Imagine you and your family have lived in your town for decades and you possess a legitimate Indian passport, Aadhaar Card or ration card, yet if you can’t demonstrate that your parents or great parents and other family members had a legitimate citizenship document that was valid before March 24, 1971, you would still be declared non-Indian.
The cut-of date could be 1947 or 1951 or any other year. But if Home Minister Amit Shah’s threat of rolling out NRC ( National Register of Citizens) throughout the country is carried out, this scenario from Assam is likely to get repeated across the country.
Even if you did have your father’s citizenship documents, but the name spelt in the document is spelt differently from how the name is written in your own ID document, you would be still declared a non-Indian.
For those in rest of India trying to make sense of the daily headlines from Assam, this in nutshell is what the NRC conundrum is all about.
Now imagine you are not well-off. Your family migrated to Assam, say from Kanpur, 40 years ago. You didn’t keep detailed family documents and you don’t have contacts or connections, you would suddenly find yourself in the same position as someone who entered illegally from Bangladesh.
This is why the NRC’s implementation has become such a political hot potato. It was meant to “weed out illegal outsiders”, yet as many as 19.07 lakh (almost 6 per cent of the 3.29 crore who applied) were excluded from the final NRC list. Second, the rate of exclusion in the border districts with Bangladesh such as South Salmara (7.22 per cent), Dhubri (8.26 per cent) and Karimganj is much lower than districts like Karbi Anglong (14.31 per cent) and Tinsukhia (13.25 per cent) where Assam’s Bhumiputra have lived for centuries.
Assam’s Finance Minister Himanta Biswa Sarma says that NRC is a “mixed bag” and that “we are in sorrow”, all the while upping the rhetoric on “ghuspetiyas”, while finding thousands of Assamese and Bengalis Hindus out of the final NRC list. This is why the Assam state and the central governments went to the Supreme Court earlier this year for re-verification of the NRC list. The request was rejected but the state government is appealing to the court to reconsider.
The last Assam government under Tarun Gogoi tried to start a project to update the 1951 NRC list with a pilot project in 2010 in Barpeta and Kamrup. It was put on the backburner after a serious pushback. Things changed only after the Supreme Court mandated an updated exercise in 2013 after a writ petition filed by Assam Public Works. The exercise began in early 2015 and the court has been constantly monitoring the exercise since then.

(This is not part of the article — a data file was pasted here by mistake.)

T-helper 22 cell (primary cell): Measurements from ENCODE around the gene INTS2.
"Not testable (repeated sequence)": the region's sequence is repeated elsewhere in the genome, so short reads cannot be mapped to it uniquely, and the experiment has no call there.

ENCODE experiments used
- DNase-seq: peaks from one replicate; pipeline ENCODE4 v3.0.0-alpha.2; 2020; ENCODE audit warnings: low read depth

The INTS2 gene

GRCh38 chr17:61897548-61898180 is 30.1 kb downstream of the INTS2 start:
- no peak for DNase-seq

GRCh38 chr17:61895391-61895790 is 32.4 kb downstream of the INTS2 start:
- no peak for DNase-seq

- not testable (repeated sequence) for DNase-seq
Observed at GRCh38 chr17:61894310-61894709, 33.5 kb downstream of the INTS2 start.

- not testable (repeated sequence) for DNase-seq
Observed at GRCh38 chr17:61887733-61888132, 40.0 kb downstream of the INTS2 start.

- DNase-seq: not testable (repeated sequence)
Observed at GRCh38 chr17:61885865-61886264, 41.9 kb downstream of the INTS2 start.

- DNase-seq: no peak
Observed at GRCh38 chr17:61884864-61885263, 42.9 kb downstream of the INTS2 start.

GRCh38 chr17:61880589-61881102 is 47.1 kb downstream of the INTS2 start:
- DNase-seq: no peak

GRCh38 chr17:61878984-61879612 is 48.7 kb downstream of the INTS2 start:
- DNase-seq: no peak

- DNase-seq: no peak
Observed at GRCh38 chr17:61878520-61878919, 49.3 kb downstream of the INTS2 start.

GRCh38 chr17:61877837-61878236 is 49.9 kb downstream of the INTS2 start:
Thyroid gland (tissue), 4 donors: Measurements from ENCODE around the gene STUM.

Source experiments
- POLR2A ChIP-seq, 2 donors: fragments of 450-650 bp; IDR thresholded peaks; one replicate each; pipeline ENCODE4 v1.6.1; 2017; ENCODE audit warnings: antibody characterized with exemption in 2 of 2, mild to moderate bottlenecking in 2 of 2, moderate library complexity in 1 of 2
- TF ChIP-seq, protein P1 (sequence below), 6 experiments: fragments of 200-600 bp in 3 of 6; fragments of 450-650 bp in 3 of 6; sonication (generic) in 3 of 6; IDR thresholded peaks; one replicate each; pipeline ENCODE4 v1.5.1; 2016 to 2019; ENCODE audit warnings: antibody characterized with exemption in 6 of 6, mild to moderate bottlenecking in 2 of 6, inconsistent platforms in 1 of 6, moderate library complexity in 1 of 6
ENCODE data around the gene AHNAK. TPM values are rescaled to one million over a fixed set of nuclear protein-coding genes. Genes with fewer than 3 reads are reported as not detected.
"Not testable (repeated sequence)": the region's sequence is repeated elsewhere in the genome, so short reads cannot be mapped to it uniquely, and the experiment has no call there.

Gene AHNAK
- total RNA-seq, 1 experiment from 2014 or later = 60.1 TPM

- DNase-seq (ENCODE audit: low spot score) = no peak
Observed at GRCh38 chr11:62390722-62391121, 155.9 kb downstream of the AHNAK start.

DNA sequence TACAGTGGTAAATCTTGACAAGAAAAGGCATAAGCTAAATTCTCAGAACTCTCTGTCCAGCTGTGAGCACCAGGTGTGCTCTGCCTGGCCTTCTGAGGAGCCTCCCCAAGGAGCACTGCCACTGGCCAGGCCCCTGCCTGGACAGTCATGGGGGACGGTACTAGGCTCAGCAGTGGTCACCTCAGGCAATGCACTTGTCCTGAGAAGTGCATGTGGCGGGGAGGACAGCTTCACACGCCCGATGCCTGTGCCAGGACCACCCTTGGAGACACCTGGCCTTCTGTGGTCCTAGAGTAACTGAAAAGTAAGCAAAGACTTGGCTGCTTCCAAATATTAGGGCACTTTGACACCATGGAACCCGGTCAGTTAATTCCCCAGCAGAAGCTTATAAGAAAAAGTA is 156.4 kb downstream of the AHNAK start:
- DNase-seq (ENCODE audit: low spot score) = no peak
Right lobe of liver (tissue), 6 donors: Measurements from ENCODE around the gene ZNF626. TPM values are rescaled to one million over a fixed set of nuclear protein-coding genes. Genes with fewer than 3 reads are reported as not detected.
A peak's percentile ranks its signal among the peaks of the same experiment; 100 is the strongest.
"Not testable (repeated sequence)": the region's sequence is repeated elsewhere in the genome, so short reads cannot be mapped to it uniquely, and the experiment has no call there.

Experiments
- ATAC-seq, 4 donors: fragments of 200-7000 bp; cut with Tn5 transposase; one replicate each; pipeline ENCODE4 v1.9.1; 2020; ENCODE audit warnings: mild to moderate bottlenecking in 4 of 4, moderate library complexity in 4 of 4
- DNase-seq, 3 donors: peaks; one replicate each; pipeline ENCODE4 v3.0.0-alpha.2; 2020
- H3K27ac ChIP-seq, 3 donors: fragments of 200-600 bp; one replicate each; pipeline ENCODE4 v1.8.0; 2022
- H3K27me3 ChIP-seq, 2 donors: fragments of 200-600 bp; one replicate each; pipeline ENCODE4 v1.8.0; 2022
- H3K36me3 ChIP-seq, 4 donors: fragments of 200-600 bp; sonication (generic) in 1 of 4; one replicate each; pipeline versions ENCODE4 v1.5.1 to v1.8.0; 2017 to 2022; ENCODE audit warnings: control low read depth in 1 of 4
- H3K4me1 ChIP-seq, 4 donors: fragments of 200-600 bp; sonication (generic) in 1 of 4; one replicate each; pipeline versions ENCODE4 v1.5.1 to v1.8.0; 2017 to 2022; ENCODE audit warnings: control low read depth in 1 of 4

It has reportedly cost Rs. 1,220 crores, engaged 40,000 government employees, 8,200 contractual employees and taken over five years.
What does it mean now? First, nobody is happy with the result. Law-abiding citizens have been seriously discomfited. The overall number of illegals identified is too low and demographic spread of those who failed the NRC test is different from what political parties expected.
Nobody can defend exclusions like that of Mohammad Sanaullah, who served the Indian Army for 30 years and Assam Border Police before suddenly being “declared an illegal”. Or, the case of 79-year-old Sunirmal Bagchi who was honoured in the state government’s Independence Day roll of honour, before finding his name off the NRC. Or seven-year-old Somiara who has been facing Bangladeshi taunts because she was excluded from the NRC even though both her parents made it into the list.
Second, though the Congress could have made political capital, the state BJP has been ahead in seizing the political narrative so far. It positioned itself as an aggressive defender of locals against supposed illegal outsiders.
Now that NRC is a mess, it is equally positioning itself as the defender of those, mostly Hindus, who have been wrongly left out in the implementation. The state government made the district-wise NRC exclusion numbers public in the state assembly though the apex court got these earlier in a sealed cover. It is now arguing that 200 new foreign tribunals, being set up, can be used to provide relief to those wrongly left out.